Today is publication day for the new edition of The State of the World Atlas. It presents information about the world – economics, politics, conflict, health, environment and demography – in a variety of forms, primarily in maps and other visuals, also in text. If you will excuse me, I want to introduce it to you. Continue reading
It is sometimes difficult to give a vivid and convincing sense of the link between climate and the problems of insecurity. The linkage is indirect and can seem intangible. And there is a lack of hard evidence with which to demonstrate it because the problems are only now beginning. But then sometimes the link is brought out into the open in the most vivid and cogent form. Continue reading
This is a critical time on climate. Scientific conclusions that had seemed largely settled and backed by professional consensus are today challenged with increasing confidence. Three months after Copenhagen, the policy pathway is still hard to discern. Opinion polls show growing numbers of people think the globe is not warming, or not because of human action, or, variously, that not much can, need or should be done about it. Last week a House of Commons committee queried the state of climate science in the wake of the publication of emails to and from the University of East Anglia’s Climate Research Unit; this week a new UN review has been launched to assess the work of the Inter-govermental Panel on Climate Change.
Copenhagen is a city where people like to party. Coming into December, the city was all dressed up for a climate party with posters of green exhortation everywhere and different official and unofficial events laid on. But in the end as everybody knows, the climate conference was no party. Yet there is this terrible sense of hangover around. Political leaders, delegates, activists and journalists have reeled away from the site and the recriminations have started about who just behaved badly and who actually threw up.
Around the city there were also some particularly crude advertisements using sex to sell booze with the slogan, “Party now, Apologize later.” But that’s another way the conference was not like a party. No-one has apologised. Even though the city encouraged them. One set of posters that went up well before the conference showed world leaders in 2020 apologizing for having failed in Copenhagen in 2009: ageing Obamas, Merkels, Browns et al look down and acknowledge their fault. But there have been no apologies. Instead they have passed the blame.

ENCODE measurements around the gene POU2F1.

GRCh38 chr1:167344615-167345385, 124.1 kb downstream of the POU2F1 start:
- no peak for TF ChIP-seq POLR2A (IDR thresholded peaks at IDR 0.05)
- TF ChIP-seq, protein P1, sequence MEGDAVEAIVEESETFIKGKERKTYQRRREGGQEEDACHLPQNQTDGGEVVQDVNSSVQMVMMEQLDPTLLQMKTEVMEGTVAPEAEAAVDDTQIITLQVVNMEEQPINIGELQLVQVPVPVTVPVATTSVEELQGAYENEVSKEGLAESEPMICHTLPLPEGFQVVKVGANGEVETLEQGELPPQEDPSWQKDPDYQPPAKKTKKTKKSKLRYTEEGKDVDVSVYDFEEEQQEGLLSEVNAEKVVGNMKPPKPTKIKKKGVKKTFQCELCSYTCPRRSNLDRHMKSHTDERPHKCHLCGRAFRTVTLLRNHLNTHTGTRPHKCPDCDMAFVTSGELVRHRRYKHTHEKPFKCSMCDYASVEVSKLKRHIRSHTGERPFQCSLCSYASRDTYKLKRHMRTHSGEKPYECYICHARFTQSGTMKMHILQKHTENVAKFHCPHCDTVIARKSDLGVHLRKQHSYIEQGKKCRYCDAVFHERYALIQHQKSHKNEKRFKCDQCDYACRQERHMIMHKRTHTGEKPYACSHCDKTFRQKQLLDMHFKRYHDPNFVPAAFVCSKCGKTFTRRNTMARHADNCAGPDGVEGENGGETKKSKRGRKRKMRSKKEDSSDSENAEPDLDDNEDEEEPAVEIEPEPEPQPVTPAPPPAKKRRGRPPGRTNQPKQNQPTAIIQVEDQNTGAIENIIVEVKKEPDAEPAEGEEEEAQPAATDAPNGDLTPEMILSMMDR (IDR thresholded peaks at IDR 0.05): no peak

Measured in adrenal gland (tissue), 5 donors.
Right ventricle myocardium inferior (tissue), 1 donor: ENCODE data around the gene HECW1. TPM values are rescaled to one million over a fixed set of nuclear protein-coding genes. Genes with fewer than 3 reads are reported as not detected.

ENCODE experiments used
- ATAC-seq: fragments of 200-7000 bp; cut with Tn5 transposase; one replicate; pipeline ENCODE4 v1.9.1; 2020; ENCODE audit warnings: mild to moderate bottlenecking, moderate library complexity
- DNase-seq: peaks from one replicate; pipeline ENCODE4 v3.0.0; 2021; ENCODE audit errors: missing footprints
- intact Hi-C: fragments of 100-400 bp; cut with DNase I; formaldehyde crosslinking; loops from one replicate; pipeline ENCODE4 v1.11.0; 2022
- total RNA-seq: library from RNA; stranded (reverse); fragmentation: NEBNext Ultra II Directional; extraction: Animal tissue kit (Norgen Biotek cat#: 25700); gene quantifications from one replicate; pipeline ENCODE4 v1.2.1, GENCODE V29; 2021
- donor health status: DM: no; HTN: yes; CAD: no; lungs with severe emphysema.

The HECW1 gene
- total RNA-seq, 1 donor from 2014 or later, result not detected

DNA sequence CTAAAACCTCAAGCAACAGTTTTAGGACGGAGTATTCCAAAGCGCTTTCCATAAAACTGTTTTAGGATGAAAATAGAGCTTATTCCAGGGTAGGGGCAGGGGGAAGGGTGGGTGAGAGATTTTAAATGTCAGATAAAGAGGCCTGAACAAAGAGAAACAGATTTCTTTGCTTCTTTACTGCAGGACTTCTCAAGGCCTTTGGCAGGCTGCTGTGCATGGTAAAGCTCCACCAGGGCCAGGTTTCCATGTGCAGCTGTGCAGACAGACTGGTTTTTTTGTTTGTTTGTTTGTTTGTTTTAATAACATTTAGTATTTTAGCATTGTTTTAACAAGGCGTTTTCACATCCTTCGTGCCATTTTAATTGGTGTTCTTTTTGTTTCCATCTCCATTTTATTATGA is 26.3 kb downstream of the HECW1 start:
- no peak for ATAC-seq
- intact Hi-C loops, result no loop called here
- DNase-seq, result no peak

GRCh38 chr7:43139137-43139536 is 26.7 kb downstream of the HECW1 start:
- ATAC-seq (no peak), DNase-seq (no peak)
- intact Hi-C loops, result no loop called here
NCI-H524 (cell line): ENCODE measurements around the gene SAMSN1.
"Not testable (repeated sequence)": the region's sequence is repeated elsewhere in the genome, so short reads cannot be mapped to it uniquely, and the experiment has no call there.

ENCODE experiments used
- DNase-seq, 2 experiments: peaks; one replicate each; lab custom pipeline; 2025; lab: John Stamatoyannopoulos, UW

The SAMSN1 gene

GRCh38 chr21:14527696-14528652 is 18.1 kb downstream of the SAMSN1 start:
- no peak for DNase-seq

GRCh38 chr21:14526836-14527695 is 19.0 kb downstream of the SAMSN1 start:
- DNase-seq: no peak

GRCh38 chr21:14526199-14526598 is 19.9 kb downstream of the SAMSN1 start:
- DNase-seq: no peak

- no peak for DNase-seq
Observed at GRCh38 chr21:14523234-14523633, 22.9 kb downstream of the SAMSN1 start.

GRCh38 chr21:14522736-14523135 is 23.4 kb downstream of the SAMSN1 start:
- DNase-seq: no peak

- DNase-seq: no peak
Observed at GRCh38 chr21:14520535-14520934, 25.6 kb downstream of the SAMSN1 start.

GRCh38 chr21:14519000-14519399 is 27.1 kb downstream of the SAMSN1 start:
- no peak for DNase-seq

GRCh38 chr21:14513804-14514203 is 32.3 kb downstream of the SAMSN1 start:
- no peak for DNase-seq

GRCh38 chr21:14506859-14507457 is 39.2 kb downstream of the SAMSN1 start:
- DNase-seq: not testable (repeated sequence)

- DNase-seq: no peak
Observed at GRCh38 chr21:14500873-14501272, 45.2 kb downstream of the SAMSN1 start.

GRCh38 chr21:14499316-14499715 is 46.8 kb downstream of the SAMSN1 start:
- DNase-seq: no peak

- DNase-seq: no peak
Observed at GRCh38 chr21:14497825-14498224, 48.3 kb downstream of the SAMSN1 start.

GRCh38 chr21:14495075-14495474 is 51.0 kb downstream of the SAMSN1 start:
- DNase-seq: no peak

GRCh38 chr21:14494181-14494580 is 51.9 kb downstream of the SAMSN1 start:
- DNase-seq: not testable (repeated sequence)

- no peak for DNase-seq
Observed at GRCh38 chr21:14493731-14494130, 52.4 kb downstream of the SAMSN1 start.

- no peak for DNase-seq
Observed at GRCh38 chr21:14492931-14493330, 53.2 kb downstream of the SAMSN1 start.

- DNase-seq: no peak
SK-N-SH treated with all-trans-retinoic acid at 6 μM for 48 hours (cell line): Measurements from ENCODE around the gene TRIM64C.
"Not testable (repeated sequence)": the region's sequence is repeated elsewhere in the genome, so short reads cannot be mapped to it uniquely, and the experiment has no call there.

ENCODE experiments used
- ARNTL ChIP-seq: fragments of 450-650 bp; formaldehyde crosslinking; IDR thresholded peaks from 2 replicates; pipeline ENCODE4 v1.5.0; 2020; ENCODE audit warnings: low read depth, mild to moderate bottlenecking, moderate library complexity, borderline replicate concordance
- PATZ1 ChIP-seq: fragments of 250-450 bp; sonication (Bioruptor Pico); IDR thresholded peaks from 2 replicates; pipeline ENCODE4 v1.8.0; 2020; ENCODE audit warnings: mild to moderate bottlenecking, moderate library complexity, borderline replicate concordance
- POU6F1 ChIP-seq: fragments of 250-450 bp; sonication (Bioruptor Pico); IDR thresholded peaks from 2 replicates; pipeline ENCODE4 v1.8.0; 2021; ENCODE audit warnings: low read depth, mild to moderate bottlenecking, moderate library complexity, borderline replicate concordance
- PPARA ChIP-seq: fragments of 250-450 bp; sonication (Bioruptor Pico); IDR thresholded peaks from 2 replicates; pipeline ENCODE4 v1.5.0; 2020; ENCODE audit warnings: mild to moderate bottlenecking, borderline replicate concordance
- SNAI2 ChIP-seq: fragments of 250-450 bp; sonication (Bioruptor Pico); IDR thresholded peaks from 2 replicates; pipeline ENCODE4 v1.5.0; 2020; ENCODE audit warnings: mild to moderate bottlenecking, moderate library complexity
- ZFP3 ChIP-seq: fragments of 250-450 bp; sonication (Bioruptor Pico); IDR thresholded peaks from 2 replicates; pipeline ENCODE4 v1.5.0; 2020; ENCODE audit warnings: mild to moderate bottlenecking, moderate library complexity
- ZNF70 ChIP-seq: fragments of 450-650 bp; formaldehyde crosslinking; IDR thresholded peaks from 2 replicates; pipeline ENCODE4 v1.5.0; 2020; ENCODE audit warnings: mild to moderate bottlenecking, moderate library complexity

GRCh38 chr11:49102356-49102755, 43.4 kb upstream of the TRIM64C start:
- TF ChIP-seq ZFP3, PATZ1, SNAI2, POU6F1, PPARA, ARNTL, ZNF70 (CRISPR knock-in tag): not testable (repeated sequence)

Let’s try something different. Instead of blame and apology let’s take some time to discuss results, reasons and response. It’s a lengthy discussion that must start now because it’s already time to shake off that hangover. Continue reading
As thousands of negotiators, activists, diplomats, scientists, politicians and journalists start pouring into Copenhagen for the climate summit – formally said, the 15th Conference of Parties to the United Nations Framework Convention on Climate Change – the question has been raised whether we should want them to succeed or fail. Which, of course, begs the next question: what is success at Copenhagen?
So is Copenhagen not the time to seal a new climate deal after all? Is it time for a re-think? My own view is that it’s best never to stop thinking, then you don’t have to make the effort to start up again. Continue reading
September’s UN Climate change summit convened by Secretary General Ban Ki-moon appears not to have succeeded. It was a good try and could have worked if national leaders had stepped up to accept the challenge. But most of them haven’t. The regular conferencing to prepare the Copenhagen summit in December has resumed in Bangkok and the acrimony is at an unprecedented level. Continue reading
What just happened? – it might be a good question to ask about the UN climate summit convened by Secretary General Ban Ki-moon last Tuesday. “Not a lot” is the most likely answer. Continue reading
To assist poor countries facing the double and connected problems of climate change and violent conflict, adaptation to climate change has to be combined with peacebuilding. For this to be possible, organisations – governmental, inter-governmental and non-governmental alike – that work on development, the environment and peace issues have to move out of their boxes and make more than one leap of imagination and policy so the links are visible between both problems and solutions. It is not inevitable that the Obama administration will succeed in this. Help is needed! Continue reading